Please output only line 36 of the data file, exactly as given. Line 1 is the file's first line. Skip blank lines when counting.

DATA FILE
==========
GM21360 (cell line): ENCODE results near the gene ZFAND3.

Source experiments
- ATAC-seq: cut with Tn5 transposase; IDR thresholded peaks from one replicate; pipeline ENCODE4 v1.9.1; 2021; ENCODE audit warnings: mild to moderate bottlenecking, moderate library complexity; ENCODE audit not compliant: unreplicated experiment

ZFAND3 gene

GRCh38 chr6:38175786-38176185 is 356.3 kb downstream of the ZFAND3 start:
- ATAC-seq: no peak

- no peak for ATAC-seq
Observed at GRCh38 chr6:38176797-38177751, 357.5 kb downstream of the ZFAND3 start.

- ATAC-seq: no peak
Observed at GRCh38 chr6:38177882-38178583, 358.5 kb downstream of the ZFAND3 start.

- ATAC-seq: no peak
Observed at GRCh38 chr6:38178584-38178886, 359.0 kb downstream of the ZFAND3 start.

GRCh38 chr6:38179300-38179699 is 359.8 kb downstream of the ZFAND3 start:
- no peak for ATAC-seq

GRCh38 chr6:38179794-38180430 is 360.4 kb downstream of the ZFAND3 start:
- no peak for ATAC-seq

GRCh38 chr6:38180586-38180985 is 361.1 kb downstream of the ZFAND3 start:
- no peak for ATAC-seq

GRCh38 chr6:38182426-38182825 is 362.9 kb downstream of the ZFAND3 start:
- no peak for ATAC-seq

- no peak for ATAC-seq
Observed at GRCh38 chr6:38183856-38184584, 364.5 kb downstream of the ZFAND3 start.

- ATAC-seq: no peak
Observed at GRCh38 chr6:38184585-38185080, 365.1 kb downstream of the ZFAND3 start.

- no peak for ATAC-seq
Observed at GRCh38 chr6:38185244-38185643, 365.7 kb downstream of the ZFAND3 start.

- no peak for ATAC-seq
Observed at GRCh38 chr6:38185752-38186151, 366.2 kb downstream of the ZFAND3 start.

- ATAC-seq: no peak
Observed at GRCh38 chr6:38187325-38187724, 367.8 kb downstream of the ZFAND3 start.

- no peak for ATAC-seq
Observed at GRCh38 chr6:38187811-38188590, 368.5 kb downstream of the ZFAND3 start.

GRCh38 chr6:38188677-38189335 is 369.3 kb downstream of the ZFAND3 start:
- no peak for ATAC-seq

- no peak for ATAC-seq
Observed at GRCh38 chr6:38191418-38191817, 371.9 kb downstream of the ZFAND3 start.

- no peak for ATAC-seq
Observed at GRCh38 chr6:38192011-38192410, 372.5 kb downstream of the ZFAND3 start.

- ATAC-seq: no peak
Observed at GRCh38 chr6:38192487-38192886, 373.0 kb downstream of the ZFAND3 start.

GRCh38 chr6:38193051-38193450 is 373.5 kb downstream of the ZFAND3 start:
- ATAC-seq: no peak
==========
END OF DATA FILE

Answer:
Observed at GRCh38 chr6:38191418-38191817, 371.9 kb downstream of the ZFAND3 start.